Financial engineering’s benefit to the global economy is highly questionable and the proliferation of financially-engineered products of recent years has brought few benefits and led to huge losses for society at large. As we have seen, one quarter’s bad losses in late 2008 wiped out all the accumulated financial engineering profits of the last quarter century and saddled taxpayers with a bill for hundreds of billions, if not more.
Prof. Dowd has kindly agreed to pre-release two chapters through The Cobden Centre:
From Chapter 16:
Alert readers will have already picked up some of the advice we would give investors and clients of financial institutions:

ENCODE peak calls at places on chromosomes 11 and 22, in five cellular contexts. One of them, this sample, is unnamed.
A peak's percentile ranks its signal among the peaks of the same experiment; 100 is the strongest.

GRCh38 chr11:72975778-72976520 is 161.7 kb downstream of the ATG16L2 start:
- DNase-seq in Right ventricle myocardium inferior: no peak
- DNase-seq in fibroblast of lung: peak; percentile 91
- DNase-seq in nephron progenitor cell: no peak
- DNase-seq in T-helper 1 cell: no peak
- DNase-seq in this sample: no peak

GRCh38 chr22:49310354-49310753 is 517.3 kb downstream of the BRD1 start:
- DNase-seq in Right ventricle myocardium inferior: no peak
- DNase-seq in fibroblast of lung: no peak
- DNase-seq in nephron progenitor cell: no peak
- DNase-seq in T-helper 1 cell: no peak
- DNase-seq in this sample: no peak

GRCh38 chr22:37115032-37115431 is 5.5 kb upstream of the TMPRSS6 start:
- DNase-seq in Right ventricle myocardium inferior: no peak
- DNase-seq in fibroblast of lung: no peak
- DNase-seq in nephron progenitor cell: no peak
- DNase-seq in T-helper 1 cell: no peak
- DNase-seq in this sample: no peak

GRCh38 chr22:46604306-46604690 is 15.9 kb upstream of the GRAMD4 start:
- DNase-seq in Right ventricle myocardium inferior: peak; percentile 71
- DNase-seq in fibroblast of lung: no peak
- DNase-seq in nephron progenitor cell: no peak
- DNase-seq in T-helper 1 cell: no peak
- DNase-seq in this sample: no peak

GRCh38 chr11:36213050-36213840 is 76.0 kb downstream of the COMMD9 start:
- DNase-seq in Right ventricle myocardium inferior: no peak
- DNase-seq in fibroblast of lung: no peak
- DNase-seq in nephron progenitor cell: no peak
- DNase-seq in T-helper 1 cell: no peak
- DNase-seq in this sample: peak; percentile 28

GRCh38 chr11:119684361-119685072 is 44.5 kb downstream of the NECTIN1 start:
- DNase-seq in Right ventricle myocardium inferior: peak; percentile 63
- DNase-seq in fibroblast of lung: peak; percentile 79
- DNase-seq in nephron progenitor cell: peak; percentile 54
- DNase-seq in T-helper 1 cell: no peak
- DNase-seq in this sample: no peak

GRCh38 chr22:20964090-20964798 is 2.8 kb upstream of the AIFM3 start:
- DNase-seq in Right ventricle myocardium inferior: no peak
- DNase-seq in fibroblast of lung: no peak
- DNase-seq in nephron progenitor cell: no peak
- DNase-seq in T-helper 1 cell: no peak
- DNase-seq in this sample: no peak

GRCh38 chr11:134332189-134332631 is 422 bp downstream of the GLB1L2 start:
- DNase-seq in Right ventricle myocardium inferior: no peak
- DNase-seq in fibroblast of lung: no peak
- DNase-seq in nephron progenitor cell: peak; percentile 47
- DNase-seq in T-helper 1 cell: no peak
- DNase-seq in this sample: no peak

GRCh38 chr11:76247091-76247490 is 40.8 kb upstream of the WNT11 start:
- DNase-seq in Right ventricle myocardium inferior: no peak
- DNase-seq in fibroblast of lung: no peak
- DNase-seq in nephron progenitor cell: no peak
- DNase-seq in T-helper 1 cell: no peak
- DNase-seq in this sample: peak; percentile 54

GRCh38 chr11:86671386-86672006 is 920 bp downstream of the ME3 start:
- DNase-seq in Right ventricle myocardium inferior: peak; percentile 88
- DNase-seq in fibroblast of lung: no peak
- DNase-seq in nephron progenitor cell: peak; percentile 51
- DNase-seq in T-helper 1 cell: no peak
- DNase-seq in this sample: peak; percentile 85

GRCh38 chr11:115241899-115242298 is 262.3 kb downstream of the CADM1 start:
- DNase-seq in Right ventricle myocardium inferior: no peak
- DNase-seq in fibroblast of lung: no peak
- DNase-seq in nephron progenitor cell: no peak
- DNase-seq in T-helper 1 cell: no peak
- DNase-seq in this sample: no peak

- take a longer-term perspective and return to investment rather than speculation;
- do not seek to ‘enhance’ yields, because this always exposes investors to hidden costs and risks, whilst firms seeking finance should resist cutting corners on their financing costs, for the same reason; thus, both parties should be realistic in their expectations;
- avoid frequent trading, focus on static over dynamic strategies, buy and hold over activist portfolio management;
- pay more attention to costs and hidden charges, and work on the assumption that higher charges are usually a good signal of a bad deal;
- distrust commission-based salespeople;
- if you use derivatives, be clear why and use them only for risk management and not speculation;
- avoid complicated opaque products; and
- do not take liquidity for granted and ensure that your liquidity is protected in a crisis.